“If it’s working for everybody, I kind of go by ‘if it ain’t broke, don’t fix it,’” said Shapiro, who wrote a book, Finding Meaning, Facing Fears Living Fully Twixt Midlife and Retirement. “You can explore what the downside risk is …. There is always in every relationship , there is always a homeostasis, a balance between the need for security and the need for freedom.”
Interestingly, parents in the Pew survey were more likely than their adult children to see the living arrangement as positive (60% vs 52%) while at the same time, were more often the ones paying the rent or mortgage.
But You Want Them Out
That said, this scenario is not for everyone. Maybe you don’t think it’s good for your kids. You’re in that 17% looking for a way out.
Some older adults want their little birdies to leave the nest. They feel they’ve done childrearing and want their offspring to live independently. In the Pew survey, 23% reported that their living situation was stressful all or most of the time, while 40% said it was stressful some of the time. Just 36% said it was never or rarely stressful.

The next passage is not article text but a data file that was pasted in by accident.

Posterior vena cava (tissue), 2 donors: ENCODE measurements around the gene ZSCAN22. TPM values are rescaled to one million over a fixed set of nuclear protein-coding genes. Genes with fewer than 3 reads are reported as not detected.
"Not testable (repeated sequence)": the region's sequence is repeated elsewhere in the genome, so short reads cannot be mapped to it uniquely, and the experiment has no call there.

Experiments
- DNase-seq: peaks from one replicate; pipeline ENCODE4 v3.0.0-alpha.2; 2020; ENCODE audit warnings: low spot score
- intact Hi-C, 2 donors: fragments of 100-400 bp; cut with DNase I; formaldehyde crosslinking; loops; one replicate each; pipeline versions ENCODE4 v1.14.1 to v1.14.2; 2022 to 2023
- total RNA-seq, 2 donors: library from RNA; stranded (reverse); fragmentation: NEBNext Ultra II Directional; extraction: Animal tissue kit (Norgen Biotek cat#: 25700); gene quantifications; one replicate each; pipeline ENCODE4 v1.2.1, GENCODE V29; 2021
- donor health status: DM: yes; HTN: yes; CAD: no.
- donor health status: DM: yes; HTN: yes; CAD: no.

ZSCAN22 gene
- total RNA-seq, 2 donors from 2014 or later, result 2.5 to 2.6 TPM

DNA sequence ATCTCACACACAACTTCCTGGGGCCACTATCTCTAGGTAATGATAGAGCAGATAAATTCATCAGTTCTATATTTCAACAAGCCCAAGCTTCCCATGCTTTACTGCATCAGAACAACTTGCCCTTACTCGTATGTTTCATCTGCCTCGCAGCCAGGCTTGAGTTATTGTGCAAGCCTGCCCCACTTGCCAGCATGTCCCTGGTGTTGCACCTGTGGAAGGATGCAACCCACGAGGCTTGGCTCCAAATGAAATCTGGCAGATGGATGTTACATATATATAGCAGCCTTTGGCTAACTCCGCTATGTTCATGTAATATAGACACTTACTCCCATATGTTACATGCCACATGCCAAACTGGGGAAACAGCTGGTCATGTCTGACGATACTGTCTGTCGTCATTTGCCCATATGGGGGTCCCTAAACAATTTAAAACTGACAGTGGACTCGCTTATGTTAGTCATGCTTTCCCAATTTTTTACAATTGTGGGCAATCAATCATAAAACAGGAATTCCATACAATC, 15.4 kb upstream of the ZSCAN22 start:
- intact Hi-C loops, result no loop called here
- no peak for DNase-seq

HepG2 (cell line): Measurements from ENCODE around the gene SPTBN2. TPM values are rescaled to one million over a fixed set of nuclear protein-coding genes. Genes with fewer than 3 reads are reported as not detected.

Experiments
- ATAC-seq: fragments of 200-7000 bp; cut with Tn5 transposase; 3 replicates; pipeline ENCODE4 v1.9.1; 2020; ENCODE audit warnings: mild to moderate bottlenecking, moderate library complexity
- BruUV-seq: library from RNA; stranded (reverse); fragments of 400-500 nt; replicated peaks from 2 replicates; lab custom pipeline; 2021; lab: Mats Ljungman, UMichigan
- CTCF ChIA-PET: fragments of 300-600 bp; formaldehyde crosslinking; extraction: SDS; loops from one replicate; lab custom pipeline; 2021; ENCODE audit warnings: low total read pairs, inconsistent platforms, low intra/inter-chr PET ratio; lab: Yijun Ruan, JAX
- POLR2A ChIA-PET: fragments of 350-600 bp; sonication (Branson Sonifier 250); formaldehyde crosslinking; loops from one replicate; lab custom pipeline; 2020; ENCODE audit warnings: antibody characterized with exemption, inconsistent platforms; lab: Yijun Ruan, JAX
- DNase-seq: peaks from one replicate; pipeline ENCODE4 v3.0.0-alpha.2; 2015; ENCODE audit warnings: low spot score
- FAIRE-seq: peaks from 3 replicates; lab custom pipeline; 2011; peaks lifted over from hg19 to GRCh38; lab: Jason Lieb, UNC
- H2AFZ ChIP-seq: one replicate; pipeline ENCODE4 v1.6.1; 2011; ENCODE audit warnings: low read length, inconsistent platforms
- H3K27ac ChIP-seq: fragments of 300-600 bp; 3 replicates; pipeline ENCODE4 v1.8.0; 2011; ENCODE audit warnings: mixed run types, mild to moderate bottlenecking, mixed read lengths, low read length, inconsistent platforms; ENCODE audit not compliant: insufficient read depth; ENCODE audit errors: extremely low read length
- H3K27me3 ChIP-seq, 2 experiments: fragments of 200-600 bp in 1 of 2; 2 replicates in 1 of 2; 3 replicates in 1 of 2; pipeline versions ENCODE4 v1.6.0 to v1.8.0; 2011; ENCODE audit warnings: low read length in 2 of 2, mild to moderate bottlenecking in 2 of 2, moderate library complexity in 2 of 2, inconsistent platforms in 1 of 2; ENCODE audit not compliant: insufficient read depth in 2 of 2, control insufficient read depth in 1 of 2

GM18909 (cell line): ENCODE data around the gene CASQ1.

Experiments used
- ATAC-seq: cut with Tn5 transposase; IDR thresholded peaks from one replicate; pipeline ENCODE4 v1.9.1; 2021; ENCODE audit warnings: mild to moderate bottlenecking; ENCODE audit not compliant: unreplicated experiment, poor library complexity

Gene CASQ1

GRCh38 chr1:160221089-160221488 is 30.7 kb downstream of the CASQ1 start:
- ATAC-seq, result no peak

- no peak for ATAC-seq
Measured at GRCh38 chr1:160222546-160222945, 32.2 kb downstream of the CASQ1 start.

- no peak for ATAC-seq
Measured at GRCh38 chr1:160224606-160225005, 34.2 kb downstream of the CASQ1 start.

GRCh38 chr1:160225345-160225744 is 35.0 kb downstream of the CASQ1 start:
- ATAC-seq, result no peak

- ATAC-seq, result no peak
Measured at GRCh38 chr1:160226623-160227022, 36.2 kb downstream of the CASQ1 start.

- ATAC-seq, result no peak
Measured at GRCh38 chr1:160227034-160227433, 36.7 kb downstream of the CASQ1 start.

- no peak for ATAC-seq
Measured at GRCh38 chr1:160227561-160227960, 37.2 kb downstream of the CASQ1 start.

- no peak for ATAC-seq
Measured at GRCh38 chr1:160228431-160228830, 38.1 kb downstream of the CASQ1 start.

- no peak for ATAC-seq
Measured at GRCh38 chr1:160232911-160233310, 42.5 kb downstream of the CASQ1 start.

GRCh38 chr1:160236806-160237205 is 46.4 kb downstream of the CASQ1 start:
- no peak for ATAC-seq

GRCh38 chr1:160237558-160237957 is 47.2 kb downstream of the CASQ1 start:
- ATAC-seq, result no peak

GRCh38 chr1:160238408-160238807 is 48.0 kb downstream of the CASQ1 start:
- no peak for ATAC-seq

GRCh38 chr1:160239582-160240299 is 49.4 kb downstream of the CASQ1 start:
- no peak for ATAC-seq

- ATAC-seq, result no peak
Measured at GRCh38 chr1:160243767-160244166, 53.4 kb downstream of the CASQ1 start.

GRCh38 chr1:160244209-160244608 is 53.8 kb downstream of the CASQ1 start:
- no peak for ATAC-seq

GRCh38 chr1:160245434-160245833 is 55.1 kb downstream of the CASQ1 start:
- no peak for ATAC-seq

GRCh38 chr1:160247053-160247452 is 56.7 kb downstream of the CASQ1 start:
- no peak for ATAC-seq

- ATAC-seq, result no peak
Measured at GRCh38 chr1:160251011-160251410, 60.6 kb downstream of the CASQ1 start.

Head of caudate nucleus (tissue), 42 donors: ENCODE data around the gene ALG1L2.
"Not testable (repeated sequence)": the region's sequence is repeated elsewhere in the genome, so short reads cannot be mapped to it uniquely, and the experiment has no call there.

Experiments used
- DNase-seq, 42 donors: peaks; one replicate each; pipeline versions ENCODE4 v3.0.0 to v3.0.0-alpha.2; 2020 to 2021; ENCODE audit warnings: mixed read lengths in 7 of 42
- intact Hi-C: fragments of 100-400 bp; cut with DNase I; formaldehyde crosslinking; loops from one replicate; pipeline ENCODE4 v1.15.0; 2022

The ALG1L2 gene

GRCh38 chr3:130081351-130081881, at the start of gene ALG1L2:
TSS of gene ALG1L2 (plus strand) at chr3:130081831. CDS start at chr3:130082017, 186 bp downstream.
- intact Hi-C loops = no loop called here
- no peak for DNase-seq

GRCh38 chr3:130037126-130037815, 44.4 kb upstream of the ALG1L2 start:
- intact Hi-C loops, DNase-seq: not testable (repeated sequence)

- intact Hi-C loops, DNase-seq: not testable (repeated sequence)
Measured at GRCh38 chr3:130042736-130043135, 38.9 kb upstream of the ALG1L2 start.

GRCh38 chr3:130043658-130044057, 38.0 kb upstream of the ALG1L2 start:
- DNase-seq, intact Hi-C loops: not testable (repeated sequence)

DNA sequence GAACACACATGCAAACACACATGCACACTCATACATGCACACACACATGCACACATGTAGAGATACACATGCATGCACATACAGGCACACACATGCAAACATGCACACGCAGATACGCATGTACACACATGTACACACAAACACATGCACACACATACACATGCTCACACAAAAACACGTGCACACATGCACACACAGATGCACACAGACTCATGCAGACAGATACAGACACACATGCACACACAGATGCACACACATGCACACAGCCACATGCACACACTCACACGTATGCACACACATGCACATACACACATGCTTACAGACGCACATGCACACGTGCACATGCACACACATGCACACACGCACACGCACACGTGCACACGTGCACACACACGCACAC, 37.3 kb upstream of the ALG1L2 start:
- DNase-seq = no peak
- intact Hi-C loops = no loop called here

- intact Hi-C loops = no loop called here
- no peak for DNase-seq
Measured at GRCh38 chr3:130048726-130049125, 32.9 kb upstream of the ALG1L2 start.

“If the kids are home because the parents are clinging or because the kids don't have the confidence or are fearful to go out on their own, that should be addressed,” Unverzagt said. “ Piling guilt and shame on top doesn't really make sense. Understanding where that fear and lack of confidence comes from does make sense. And supporting the transition, even if it takes ‘longer,’ especially in the crazy world we live in today, can be a normal process for many.”
The dynamics in some multigenerational homes can become psychologically unhealthy. Shapiro noted some family members may become stuck in expected roles that were created when they were children. Depression, anxiety and suicidology can increase. “The emotional toll is great,” he said. “The feeling is we have to get some time alone.”
How to Get Them Out
So how can you encourage this to happen? Yes, there is the option of changing the locks or going to court, but those should be the last resort. Let’s try nice, first.
Ideally, it’s a mutually agreed process with realistic goals and expectations. “First, you need to have clear communication,” Shapiro said. The second step is to set a date, a realistic date for the move, giving the kids enough time to prepare and find alternative arrangements.
“The problem is people tend to go nuclear right away, as opposed to trying to figure out what's going to work,” he said.